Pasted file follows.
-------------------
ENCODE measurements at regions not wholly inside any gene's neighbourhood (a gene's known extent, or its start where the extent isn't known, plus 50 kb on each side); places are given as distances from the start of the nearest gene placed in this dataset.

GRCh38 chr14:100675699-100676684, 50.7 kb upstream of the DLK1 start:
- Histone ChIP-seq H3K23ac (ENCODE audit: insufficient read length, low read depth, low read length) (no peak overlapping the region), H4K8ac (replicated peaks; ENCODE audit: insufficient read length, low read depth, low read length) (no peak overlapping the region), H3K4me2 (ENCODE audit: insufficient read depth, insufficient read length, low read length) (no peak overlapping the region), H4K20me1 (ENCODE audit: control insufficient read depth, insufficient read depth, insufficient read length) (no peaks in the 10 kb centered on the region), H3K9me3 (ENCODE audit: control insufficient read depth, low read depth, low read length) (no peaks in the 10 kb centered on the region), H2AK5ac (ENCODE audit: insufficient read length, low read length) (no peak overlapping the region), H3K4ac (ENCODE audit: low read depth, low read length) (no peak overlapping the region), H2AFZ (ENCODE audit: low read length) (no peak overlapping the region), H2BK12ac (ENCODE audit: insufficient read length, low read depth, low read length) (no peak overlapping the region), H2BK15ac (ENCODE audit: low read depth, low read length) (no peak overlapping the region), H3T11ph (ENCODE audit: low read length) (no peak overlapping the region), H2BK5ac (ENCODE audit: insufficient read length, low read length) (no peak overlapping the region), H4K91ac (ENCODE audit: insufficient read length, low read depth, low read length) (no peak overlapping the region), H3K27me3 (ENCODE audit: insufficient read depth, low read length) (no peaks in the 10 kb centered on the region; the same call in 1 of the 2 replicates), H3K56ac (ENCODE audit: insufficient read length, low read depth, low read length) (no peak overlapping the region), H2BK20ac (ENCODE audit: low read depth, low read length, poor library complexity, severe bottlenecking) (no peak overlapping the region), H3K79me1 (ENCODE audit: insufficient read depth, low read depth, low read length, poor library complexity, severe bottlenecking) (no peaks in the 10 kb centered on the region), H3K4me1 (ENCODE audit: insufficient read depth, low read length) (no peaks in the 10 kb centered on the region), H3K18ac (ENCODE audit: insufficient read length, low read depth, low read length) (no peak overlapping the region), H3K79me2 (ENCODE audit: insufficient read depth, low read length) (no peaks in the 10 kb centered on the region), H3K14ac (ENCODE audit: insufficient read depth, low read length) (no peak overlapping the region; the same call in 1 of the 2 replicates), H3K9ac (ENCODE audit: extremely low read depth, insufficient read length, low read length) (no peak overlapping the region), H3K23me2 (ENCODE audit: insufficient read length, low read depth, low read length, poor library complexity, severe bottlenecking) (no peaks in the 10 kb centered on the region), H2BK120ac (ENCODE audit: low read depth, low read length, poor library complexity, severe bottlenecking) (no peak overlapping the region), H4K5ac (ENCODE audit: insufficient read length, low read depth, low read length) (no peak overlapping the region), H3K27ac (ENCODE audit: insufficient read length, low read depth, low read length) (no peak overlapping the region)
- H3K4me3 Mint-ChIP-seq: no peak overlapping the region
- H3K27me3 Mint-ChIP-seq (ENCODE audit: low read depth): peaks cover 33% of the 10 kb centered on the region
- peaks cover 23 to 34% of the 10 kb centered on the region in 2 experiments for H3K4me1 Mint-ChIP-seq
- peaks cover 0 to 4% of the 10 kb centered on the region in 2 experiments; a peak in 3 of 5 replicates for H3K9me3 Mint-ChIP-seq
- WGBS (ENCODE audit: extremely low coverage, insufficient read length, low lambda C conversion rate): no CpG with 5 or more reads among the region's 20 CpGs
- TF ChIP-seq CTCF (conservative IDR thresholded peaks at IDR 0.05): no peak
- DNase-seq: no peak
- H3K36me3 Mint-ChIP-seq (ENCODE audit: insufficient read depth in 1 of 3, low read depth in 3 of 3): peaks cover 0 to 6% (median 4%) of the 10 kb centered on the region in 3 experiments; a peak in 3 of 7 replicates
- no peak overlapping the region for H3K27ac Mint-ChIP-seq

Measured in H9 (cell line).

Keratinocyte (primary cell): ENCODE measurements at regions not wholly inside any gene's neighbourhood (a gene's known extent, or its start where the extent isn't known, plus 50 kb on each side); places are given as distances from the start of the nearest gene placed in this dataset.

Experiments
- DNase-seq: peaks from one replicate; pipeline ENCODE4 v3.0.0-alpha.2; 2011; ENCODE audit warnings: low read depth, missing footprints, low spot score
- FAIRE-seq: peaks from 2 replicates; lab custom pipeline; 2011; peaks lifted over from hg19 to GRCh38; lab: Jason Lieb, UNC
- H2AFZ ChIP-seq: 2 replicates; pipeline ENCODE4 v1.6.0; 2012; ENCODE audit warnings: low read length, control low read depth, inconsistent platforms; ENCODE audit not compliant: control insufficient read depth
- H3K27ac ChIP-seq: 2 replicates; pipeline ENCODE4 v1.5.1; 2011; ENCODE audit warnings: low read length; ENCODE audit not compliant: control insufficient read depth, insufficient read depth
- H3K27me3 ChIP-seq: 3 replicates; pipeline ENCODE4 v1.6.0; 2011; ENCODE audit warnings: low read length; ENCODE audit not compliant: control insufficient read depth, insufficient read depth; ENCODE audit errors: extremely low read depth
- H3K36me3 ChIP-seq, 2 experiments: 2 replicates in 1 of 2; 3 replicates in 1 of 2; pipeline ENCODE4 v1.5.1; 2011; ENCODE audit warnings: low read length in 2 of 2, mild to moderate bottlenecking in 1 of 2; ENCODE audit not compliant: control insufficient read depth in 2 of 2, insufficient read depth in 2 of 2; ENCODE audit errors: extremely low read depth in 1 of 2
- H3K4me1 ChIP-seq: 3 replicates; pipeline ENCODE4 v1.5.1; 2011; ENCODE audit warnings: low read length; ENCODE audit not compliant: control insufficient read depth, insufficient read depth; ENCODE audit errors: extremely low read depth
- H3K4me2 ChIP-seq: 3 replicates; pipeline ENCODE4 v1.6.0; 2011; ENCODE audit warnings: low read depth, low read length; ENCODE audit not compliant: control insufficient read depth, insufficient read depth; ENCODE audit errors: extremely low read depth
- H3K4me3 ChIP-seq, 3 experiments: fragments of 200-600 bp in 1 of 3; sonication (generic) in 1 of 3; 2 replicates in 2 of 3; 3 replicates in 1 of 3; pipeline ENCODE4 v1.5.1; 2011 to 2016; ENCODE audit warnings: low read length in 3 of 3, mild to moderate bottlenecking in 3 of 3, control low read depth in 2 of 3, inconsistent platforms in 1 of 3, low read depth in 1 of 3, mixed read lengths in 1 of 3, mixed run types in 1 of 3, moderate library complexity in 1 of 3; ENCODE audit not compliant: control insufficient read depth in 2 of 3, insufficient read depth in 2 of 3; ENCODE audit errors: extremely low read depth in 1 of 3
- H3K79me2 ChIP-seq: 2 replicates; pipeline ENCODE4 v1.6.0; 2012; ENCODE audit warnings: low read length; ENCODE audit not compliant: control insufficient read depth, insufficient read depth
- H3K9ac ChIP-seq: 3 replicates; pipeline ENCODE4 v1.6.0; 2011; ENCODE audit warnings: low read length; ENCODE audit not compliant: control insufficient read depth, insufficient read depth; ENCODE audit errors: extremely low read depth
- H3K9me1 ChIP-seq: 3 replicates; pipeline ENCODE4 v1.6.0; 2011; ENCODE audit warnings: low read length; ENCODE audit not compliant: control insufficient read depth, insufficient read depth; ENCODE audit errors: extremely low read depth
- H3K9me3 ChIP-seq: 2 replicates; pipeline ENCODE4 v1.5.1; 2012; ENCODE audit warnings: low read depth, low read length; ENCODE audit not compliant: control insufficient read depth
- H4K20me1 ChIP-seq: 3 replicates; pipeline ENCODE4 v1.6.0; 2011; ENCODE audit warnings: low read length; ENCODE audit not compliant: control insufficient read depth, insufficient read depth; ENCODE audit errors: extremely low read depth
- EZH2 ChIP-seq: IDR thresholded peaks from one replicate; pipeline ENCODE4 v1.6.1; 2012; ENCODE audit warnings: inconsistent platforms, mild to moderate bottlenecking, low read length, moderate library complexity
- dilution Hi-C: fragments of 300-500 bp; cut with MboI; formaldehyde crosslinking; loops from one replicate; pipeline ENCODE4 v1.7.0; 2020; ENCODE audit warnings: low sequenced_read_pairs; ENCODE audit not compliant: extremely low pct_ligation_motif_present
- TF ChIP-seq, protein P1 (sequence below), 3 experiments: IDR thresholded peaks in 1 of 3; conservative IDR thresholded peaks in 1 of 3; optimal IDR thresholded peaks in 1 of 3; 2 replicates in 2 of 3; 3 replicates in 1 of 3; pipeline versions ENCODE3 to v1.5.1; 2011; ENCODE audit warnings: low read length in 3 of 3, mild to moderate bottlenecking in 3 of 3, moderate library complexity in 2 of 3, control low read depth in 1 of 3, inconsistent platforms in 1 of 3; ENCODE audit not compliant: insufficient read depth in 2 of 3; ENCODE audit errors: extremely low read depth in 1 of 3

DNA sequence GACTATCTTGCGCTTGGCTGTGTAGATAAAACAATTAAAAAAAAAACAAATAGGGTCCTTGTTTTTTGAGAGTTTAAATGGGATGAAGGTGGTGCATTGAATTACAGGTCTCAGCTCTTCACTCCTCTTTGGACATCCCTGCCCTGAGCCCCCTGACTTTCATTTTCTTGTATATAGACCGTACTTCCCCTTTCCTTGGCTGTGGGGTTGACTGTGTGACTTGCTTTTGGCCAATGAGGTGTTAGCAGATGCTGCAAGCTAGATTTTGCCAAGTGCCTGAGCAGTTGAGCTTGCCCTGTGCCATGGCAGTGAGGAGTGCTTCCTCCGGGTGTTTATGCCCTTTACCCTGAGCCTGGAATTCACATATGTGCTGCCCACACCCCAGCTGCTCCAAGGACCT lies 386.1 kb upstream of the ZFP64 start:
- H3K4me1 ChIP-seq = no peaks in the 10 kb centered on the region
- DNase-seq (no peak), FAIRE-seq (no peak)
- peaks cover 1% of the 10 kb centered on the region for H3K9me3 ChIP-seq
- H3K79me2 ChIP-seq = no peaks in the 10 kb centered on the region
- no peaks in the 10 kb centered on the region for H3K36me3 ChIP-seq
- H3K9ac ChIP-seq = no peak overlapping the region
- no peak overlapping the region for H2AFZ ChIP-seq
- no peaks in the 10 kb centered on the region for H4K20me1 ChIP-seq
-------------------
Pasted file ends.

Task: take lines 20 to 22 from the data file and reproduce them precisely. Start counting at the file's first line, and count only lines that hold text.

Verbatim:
- H3K27me3 ChIP-seq: 3 replicates; pipeline ENCODE4 v1.6.0; 2011; ENCODE audit warnings: low read length; ENCODE audit not compliant: control insufficient read depth, insufficient read depth; ENCODE audit errors: extremely low read depth
- H3K36me3 ChIP-seq, 2 experiments: 2 replicates in 1 of 2; 3 replicates in 1 of 2; pipeline ENCODE4 v1.5.1; 2011; ENCODE audit warnings: low read length in 2 of 2, mild to moderate bottlenecking in 1 of 2; ENCODE audit not compliant: control insufficient read depth in 2 of 2, insufficient read depth in 2 of 2; ENCODE audit errors: extremely low read depth in 1 of 2
- H3K4me1 ChIP-seq: 3 replicates; pipeline ENCODE4 v1.5.1; 2011; ENCODE audit warnings: low read length; ENCODE audit not compliant: control insufficient read depth, insufficient read depth; ENCODE audit errors: extremely low read depth